Montreal Impact left searching for answers after miscue leads to latest late game collapse

MONTREAL – Those costly mental lapses.

The Montreal Impact thought their overall performance deserved a better ending. They did fight back into a game that had a “here we go again” feeling when Dom Dwyer headed the opener in from a Matt Besler long throw in the fourth minute – the third goal Montreal conceded in such situations against Sporting KC this season.

But a late miscue between Heath Pearce and Troy Perkins gifted Dwyer the winner for Sporting Kansas City in a 2-1 Impact loss on Saturday night at Stade Saputo. As the ball rolled back towards Montreal's box, neither teammate stepped up to deal with the ball, and Sporting pounced on the free ball, as Dwyer eventually got it and scored the winner in the 89th minute.

It was the second late winner Montreal conceded in as many weeks, after Erick Torres’ late golazo for a 1-0 Chivas USA win.

“We had a good performance, but in the end, I think we should have walked away with points tonight,” Montreal head coach Frank Klopas told reporters. “You look at the last two games, it was the same thing. I don’t know how we find ways to lose games like this. Sometimes, some breaks aren’t going our way right now. It’s a difficult one. I feel bad for the guys, but it’s my responsibility to find solutions and I’m going to keep trying to do so.”

Klopas made a point of not criticizing either Perkins or Pearce directly.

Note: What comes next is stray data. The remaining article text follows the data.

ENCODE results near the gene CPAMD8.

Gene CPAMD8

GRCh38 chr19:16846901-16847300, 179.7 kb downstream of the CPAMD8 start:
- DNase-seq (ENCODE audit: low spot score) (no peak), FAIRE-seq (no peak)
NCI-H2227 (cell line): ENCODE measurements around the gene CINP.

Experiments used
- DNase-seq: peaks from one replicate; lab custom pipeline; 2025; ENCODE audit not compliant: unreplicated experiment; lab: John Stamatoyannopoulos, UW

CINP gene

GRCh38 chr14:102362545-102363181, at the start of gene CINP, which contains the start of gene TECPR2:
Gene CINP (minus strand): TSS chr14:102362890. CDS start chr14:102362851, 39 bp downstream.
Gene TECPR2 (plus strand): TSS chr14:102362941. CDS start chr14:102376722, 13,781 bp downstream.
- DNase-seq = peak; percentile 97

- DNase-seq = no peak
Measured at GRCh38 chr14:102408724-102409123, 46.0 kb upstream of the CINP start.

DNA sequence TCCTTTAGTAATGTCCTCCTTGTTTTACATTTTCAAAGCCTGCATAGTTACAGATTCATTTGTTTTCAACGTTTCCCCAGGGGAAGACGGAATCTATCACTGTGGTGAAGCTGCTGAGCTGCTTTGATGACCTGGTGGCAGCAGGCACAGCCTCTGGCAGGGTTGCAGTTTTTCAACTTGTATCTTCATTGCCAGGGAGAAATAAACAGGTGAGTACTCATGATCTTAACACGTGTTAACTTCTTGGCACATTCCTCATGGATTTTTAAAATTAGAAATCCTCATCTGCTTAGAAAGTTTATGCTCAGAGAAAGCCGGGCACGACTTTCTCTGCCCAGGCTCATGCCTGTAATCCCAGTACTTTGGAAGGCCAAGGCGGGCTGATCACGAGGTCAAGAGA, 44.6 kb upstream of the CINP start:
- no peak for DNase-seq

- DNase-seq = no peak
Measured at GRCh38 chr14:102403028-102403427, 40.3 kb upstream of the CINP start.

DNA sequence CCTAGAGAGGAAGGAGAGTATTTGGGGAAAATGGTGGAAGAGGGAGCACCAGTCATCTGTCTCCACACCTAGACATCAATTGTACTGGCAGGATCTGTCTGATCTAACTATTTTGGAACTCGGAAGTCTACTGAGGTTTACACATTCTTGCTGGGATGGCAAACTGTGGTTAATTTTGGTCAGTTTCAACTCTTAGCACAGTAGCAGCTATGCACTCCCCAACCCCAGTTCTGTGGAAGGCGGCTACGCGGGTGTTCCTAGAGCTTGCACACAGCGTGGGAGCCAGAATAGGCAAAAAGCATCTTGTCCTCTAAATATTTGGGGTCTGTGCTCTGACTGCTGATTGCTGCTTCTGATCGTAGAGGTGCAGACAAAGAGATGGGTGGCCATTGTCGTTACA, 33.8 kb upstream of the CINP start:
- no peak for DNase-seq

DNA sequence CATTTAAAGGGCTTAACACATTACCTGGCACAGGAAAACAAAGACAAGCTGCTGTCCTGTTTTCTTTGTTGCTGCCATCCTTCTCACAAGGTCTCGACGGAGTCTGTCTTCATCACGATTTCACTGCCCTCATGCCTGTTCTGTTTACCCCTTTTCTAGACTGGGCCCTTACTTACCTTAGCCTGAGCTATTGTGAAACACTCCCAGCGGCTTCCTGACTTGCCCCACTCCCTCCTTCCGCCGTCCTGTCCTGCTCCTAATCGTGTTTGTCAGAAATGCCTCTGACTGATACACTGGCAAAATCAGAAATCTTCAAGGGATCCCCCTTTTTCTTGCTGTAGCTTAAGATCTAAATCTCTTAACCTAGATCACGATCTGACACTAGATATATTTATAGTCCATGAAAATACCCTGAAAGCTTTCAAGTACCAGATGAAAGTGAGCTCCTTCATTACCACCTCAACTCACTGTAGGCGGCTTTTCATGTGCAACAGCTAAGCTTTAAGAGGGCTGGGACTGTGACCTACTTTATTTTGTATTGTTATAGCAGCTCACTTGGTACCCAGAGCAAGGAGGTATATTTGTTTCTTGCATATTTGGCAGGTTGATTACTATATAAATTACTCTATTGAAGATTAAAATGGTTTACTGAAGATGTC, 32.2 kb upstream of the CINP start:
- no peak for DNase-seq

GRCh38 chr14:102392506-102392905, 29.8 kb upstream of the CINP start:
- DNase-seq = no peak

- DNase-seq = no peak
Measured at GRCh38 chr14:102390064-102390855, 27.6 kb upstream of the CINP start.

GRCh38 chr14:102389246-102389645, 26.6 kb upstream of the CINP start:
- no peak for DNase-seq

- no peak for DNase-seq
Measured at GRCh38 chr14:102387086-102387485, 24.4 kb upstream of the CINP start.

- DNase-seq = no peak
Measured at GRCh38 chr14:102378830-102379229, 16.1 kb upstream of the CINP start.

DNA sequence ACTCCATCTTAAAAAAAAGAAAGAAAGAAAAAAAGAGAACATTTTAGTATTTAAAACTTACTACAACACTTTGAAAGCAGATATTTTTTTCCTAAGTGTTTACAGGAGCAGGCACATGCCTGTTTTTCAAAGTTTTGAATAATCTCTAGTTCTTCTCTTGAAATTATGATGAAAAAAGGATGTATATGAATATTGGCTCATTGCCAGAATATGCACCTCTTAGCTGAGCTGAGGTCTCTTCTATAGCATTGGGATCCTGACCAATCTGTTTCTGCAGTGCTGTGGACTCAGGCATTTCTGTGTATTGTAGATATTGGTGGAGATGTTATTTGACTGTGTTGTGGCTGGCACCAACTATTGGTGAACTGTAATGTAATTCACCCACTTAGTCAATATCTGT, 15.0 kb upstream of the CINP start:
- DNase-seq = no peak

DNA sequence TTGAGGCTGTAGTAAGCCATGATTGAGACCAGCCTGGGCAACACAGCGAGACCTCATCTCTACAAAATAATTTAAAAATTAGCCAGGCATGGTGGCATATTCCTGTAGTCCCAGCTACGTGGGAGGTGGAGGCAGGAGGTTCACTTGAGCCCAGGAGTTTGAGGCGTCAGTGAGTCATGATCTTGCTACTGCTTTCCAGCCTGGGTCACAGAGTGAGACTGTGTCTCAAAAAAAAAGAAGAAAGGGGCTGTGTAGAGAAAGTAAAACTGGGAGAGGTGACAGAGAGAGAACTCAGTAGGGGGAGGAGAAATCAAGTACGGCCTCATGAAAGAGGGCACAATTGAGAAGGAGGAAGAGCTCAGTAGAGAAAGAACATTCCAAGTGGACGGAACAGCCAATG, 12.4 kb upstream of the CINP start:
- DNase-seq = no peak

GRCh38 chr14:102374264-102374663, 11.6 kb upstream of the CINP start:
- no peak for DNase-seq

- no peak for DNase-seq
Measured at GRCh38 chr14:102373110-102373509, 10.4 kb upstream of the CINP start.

“From the outside, everything seems very easy, even for me,” Klopas said. “I’m like Pelé from the outside when I watch a lot of the games. But the speed of play there, at that moment, maybe it’s a second of miscommunication, the ball is coming, one guy thinks it’s going to roll faster than it is – it’s a split second decision.”

Perkins, livid after the goal, was calmer in the locker room. He had yet to collect his thoughts on why the miscue happened.

“It’s just miscommunication, I guess,” Perkins said. “And it cost us.”

And, captain Patrice Bernier added, Montreal can’t afford them. They’re now nine points behind the fifth-placed New York Red Bulls, and that rope is getting tighter.

“We have to keep our heads high, because we can’t say they outplayed us, controlled and could have won 3-0,” Bernier said. “The game could have gone either way. A tie would have been ideal. We have to keep going, keep our heads high and maintain that standard of performance. But we have to stay alert 95, 96, 97 minutes in.”